Our main focus right now is on categories (1) and (3).
Cold neutrons are free neutrons that are moving so slowly (less than 2000 m/s) that their deBroglie wavelengths are larger than the spacing between atoms in matter, typically in the range 0.2 to 2.0 nm. In this regime the neutron-matter interaction is coherent, the neutron interacts with many atoms simultaneously, and so it is more wave-like than particle-like. Cold neutrons can be manipulated optically, in many ways similar to light optics. They can be reflected, refracted, and diffracted in matter. Neutron guides, analogous to fiber optic guides, can be used to transport cold neutrons long distances with very little losses.
Ultracold neutrons (UCN's) are neutrons whose kinetic energy is less than about 300 neV. This energy is comparable to three important energy scales:
Precise measurements of neutron scattering lengths using a neutron interferometer can be used to improve our understanding of the nucleon-nucleon potential and other parameters such as the charge radius of the neutron. The neutron interferometer is also used for fundamental tests of quantum mechanics. These experiments are carried out at the National Institute of Standards and Technology (NIST) (Center for Neutron Research). In addition to comprehensive instrumentation for neutron scattering research, this facility supports and operates a suite of neutron beams (both monochromatic and polychromatic) dedicated to fundamental neutron physics. It also operates the most sensitive Neutron Interferometer in the world.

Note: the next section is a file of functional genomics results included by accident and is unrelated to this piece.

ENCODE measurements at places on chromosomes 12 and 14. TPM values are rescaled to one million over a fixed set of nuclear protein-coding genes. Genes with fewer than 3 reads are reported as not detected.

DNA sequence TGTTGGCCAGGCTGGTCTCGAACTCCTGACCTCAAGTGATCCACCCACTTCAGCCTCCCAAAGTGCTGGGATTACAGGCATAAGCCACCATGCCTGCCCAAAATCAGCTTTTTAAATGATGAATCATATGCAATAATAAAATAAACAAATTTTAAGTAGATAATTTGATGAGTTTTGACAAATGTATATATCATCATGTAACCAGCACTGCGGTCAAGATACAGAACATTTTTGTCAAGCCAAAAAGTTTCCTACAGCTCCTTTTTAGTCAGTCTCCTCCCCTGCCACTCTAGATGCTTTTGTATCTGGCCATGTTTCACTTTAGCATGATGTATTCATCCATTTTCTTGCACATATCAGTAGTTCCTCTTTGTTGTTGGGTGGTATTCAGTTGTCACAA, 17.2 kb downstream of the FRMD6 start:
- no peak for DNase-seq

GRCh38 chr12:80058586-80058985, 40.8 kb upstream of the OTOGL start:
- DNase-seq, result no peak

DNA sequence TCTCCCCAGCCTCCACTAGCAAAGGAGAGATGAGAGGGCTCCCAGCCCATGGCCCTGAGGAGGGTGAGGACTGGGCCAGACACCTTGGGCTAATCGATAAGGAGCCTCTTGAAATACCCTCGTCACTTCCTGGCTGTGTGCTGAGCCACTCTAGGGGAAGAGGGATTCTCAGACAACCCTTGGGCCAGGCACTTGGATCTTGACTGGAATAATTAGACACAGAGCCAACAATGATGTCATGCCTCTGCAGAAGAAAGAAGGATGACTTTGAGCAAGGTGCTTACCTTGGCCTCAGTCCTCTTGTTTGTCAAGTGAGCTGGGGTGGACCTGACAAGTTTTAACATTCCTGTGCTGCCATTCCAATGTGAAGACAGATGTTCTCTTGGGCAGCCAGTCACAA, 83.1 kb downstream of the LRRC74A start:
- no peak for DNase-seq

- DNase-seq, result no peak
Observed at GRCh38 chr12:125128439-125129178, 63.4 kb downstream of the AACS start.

We design and develop experiments in our laboratories at Tulane, usually in collaboration with groups at other institutions, and then bring experiments to NIST for data collection. We usually spend summers at NIST and students in my group often spend one or more years full time at NIST, after completing their Tulane course-work, to complete their dissertation research.